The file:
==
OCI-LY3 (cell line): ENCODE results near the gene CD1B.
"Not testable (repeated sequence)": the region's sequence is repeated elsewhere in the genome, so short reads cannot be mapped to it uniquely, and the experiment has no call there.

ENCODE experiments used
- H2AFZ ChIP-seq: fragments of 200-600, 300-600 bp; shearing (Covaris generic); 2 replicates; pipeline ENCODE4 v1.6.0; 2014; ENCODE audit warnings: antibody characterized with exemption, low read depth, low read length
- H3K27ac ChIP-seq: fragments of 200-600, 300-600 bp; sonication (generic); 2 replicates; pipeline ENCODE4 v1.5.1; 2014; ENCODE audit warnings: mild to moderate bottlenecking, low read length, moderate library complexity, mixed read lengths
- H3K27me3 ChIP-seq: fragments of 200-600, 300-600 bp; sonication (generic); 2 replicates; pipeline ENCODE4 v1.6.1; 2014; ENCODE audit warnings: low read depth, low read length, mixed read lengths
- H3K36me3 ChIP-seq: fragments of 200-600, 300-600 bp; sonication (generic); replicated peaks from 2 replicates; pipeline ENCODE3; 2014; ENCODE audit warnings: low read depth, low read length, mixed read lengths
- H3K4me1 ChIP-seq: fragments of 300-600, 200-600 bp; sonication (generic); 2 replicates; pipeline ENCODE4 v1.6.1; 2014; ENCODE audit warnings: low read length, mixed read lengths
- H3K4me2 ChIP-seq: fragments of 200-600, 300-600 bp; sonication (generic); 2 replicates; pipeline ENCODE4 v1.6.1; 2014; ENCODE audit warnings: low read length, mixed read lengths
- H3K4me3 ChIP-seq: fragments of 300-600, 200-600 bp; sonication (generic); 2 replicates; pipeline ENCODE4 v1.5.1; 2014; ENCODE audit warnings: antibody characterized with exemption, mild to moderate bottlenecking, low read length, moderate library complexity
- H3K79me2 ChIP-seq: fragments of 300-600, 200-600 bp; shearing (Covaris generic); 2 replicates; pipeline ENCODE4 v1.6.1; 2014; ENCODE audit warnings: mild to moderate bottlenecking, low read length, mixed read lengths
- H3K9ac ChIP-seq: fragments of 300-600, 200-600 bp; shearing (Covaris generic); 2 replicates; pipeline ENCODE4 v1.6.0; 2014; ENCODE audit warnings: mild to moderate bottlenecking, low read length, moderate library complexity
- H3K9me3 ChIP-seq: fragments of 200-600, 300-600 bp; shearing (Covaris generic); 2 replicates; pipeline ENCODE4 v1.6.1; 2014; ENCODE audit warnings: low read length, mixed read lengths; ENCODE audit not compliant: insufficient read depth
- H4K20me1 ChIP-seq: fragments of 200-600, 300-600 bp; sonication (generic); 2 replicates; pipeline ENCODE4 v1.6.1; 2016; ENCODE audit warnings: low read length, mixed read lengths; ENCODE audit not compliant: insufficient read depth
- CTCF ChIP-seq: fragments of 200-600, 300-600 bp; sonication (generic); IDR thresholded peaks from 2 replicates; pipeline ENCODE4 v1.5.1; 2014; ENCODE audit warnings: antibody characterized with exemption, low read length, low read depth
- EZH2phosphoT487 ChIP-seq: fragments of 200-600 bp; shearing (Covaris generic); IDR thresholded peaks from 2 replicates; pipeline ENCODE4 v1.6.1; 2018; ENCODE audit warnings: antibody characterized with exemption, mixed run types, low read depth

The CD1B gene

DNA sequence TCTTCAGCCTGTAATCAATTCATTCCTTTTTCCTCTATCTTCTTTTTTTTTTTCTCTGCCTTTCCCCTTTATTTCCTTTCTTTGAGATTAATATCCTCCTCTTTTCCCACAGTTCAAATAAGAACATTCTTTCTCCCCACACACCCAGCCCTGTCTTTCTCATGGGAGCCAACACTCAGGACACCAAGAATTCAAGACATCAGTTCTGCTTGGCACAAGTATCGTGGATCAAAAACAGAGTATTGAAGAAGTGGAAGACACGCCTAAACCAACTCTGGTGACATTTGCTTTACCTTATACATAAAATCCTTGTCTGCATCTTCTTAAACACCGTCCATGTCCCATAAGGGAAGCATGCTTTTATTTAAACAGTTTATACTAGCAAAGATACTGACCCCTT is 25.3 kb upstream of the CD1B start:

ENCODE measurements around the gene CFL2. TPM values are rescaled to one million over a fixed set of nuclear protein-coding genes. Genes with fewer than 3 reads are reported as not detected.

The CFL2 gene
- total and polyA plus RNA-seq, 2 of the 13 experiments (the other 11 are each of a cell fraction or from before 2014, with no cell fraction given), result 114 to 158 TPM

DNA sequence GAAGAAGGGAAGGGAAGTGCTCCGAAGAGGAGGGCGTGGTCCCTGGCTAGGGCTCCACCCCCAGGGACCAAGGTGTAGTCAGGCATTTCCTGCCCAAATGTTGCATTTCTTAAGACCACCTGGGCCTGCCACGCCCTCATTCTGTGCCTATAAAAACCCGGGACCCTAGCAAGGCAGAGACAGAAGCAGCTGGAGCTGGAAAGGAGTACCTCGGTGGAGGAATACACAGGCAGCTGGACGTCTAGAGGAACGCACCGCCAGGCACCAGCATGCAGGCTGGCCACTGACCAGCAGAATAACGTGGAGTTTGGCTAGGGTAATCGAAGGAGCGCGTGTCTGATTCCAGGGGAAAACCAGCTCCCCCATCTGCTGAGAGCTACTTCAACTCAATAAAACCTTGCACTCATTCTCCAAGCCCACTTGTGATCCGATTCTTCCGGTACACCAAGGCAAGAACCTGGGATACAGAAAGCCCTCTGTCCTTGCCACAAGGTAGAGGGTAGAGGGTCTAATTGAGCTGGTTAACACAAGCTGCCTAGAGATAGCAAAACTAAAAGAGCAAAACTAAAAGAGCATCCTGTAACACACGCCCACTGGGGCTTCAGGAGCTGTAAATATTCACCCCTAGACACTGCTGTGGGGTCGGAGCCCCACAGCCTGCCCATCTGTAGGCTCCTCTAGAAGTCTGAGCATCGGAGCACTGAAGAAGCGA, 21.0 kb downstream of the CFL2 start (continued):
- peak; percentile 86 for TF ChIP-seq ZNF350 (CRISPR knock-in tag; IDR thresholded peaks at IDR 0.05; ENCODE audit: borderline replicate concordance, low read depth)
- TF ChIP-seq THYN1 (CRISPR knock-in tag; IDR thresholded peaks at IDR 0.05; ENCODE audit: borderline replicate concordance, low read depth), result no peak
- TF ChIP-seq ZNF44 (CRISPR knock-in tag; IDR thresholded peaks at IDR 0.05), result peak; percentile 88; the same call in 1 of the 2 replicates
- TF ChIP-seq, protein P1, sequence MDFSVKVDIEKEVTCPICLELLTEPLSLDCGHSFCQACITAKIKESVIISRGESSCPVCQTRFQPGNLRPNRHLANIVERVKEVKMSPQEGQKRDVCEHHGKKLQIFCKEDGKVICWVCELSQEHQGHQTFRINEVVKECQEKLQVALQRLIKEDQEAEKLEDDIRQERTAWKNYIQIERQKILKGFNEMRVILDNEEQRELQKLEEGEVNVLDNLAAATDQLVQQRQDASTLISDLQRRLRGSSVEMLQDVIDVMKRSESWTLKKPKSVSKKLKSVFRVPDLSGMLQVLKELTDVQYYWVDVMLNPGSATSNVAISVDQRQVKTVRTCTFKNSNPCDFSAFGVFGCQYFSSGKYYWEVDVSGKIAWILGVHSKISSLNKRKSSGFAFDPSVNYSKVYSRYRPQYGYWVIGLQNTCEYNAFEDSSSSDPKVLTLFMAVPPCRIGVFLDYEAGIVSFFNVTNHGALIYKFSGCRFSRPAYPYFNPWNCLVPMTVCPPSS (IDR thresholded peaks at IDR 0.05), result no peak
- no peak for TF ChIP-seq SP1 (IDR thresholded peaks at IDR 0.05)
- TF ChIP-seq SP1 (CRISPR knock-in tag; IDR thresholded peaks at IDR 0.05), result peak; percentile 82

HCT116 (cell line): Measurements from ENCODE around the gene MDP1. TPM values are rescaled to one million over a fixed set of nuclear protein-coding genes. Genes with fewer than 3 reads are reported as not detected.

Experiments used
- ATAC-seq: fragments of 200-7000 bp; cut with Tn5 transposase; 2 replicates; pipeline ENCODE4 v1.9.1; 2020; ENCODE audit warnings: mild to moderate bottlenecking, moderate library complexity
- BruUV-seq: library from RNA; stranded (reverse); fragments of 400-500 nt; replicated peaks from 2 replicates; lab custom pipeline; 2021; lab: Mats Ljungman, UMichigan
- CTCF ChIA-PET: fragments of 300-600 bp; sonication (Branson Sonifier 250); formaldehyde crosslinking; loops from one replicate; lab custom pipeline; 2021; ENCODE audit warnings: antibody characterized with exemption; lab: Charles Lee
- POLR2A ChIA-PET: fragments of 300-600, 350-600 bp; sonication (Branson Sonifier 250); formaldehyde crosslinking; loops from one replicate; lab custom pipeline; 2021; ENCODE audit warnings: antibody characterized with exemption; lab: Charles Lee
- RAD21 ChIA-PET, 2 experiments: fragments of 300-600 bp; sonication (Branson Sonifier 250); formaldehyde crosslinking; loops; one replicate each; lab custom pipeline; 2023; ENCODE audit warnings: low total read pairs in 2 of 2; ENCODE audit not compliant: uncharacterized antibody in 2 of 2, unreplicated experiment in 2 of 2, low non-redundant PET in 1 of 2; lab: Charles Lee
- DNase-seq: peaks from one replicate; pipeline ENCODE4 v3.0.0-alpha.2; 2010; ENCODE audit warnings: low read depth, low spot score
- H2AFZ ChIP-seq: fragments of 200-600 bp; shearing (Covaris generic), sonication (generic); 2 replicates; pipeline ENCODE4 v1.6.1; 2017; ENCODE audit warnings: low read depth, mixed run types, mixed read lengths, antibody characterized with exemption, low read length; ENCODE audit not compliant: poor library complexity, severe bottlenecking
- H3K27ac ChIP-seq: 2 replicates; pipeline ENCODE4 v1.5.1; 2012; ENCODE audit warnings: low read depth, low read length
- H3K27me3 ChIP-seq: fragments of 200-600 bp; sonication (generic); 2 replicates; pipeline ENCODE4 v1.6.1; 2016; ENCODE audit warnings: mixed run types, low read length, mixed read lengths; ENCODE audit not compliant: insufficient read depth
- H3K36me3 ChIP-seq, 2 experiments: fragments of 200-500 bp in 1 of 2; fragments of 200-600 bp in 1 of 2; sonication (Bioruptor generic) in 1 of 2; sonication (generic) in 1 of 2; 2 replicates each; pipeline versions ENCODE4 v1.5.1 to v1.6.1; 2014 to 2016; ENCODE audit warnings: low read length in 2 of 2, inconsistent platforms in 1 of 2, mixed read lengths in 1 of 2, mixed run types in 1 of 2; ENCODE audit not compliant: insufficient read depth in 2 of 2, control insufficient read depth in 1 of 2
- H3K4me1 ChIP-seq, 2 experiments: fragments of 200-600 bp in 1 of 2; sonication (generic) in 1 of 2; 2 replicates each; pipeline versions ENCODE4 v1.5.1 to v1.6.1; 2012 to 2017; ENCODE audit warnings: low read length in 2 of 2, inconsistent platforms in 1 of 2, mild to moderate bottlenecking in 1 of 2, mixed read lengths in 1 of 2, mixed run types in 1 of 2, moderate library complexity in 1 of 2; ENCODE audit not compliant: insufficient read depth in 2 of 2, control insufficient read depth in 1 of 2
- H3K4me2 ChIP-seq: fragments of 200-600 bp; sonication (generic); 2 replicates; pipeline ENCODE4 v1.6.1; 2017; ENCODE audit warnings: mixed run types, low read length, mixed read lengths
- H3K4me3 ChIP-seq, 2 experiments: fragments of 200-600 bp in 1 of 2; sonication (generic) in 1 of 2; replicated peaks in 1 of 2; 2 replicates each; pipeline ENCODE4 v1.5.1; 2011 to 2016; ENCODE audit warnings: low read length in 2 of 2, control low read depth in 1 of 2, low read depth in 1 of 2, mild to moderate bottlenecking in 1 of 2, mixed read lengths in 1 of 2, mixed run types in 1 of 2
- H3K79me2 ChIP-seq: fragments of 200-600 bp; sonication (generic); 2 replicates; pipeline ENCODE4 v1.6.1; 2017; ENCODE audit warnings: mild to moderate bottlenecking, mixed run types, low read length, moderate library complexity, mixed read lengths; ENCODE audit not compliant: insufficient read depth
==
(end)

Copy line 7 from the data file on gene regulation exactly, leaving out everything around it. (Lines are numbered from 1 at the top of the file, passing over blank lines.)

- H3K36me3 ChIP-seq: fragments of 200-600, 300-600 bp; sonication (generic); replicated peaks from 2 replicates; pipeline ENCODE3; 2014; ENCODE audit warnings: low read depth, low read length, mixed read lengths